This was SUCH a great Instructable! I actually became Pro just so I could download the PDF and see all the pictures. THANK YOU for individually labeling and taking pictures of all the PVC parts. While I am quite the handy gal (I work in a theatre scene shop, and know my way around more power tools than the average joe) I was not as familiar with the plumbing. With your clear lists of parts, I was able to find everything I needed at Home Depot with some help from an associate, and make an easy substitution when they didn't have one of the parts I needed. My system is fully built now and tested, I have one or two slow leaks, but I should be able to remedy that with some PVC cement soon. I researched a lot of these rain barrel systems here on Instructables, as well as the internet in general and by far your design was the easiest to follow, assemble, and made the most sense. I will be posting pictures soon!

Kindlekat (author)Kindlekat2010-06-07

Wanted to add the pictures of my finished system! Because I did not have the downspout diverter, I picked up what looked to be a downspout adapter and used that. I also used a barb adapter in the top of my barrel, for overflow, and those were my only changes. Thanks again!

thebigbarn (author)Kindlekat2010-06-08

I'm glad you liked the design and that it is working for you. Keep in mind, the volume of water coming into the tanks from the downspout during a heavy rain will be more than can be carried away through your outlet hose. When the barrels are full and it is raining heavily, you may have an overflow situation. Happy watering!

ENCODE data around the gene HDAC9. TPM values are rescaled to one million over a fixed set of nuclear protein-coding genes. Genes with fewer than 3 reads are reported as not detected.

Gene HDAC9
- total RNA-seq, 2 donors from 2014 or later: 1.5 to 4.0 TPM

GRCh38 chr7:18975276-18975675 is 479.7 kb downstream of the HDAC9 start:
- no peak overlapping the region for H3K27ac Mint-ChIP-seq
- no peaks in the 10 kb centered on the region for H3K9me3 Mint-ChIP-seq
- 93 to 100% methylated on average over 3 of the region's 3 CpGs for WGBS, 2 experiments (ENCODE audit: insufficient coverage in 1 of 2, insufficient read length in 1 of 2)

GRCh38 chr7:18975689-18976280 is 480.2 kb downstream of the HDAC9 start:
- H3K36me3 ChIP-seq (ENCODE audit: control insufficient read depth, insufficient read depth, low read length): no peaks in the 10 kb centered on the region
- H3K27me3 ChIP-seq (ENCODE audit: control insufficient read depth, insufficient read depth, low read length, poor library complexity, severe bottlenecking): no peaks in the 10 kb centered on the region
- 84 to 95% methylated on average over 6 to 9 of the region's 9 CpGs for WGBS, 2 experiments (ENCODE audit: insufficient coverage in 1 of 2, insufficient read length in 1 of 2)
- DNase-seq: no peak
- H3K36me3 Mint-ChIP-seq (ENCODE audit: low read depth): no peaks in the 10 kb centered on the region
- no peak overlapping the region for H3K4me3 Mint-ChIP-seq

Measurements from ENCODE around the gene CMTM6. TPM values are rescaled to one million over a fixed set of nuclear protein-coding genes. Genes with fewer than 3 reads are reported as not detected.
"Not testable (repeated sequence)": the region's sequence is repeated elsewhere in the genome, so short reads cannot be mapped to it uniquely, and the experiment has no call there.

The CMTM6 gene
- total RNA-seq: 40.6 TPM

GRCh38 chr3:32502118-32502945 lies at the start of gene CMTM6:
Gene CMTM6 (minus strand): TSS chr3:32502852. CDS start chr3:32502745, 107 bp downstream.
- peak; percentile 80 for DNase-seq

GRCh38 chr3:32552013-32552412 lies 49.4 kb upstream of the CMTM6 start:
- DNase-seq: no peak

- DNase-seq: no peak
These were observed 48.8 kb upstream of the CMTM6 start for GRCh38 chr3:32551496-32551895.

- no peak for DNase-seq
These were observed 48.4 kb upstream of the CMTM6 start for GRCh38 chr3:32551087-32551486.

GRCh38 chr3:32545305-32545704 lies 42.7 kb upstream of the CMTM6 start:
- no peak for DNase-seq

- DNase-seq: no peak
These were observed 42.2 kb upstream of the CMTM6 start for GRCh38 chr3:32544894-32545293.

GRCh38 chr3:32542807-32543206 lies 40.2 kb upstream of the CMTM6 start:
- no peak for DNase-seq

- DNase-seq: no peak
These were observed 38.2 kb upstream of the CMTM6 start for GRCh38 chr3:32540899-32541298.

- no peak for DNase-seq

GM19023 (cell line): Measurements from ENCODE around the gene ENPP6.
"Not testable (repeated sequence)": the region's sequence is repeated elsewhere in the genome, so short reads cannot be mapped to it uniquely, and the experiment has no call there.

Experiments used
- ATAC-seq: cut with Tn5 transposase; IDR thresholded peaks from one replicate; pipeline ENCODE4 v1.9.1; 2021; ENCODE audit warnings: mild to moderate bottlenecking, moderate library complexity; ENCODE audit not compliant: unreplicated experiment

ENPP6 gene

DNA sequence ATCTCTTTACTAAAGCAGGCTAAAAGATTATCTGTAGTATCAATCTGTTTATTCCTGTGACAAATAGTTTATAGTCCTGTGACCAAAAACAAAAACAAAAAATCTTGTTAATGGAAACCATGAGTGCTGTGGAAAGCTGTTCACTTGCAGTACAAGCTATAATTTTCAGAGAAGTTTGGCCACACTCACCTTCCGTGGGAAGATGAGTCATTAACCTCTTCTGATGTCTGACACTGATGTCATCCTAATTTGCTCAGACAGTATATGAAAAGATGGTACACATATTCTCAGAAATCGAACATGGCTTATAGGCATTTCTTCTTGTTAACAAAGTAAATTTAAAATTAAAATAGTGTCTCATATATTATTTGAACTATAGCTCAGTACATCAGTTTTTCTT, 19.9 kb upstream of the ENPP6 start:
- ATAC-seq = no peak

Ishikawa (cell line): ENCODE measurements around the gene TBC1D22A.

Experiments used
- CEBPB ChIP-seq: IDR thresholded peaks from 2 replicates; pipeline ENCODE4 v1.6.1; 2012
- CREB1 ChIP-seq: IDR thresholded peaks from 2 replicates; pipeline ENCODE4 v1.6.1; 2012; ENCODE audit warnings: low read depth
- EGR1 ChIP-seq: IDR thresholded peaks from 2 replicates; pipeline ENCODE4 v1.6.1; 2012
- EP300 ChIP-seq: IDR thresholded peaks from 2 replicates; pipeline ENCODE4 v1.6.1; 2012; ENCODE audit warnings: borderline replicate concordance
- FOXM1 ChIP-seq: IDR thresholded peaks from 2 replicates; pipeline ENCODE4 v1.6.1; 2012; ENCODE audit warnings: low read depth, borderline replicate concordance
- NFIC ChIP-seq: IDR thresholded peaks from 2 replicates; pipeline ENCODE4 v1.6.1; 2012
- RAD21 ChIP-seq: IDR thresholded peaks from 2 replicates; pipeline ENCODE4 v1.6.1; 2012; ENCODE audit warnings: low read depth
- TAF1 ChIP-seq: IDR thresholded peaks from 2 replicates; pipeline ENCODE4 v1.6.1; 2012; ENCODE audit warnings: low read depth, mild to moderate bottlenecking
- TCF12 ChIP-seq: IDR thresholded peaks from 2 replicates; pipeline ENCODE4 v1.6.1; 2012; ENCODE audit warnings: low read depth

Kindlekat (author)thebigbarn2010-06-11

I definitely expect some overflow in a heavy downpour, which I've accepted as my fate when altering the design. However, I just tested the barrels at half-full and there wasn't enough pressure to get anything out of my hose at all. I'm hoping that once they are full there will be enough pressure. Also, I was using the 100-150 foot hose the previous renters had left, which I suspect might be the problem. It might just be too long of a hose to keep the pressure going, so I will get a shorter hose and see what happens.

Kindlekat (author)Kindlekat2010-07-12

The hose was definitely the problem! A 25' 3/8" hose works perfect!

EmilinIowa (author)2010-07-09

I found an 1100 gallon barrel/tank on Craigslist. It now resides beside our barn with twin inputsfrom barn roof, North side direct, South side piped over and the tank is full. Two valves with hose connections water the garden, horses, etc.

thebigbarn (author)EmilinIowa2010-07-09

Great job supersizing the project. That would be awesome!

nuttman (author)2010-06-21

From the picture, it looks like the rain diverter is slightly below the top of the barrels. Is this correct? With the holes for balancing air pressure, I would think the diverter must be below these; Water overflow would come out the top of the barrel through the holes, rather than backing up the diverter. I've been thinking about taking 1/2" PVC pipe and making a "periscope" out of the tops of the barrels for balancing air pressure. The diverter could be mounted slightly higher than the top of the barrel, and the periscope would extend above the diverter. Any thoughts on this? Do you have water come out of the top holes when the barrels fill completely?

thebigbarn (author)nuttman2010-06-21

It can be a little deceiving. Inside the diverter is the overflow lip. The port for the tubing to connect to is below that. Therefore it appears as though it were lower when it is not really. It is balanced so that I have the barrels almost completely full. I have not had water come out of the air holes on the top. I'm sure the 1/2" PVC periscope would do the job for balancing the air pressure, but I think it is more than you need. The 8-12 5/32" drilled holes are working fine for regulating air pressure when filling and emptying the barrels. If you proceed using that design, you should make sure that you have a screen on the PVC to make sure that you're keeping out mosquitoes and other "undesirables".

nuttman (author)thebigbarn2010-06-23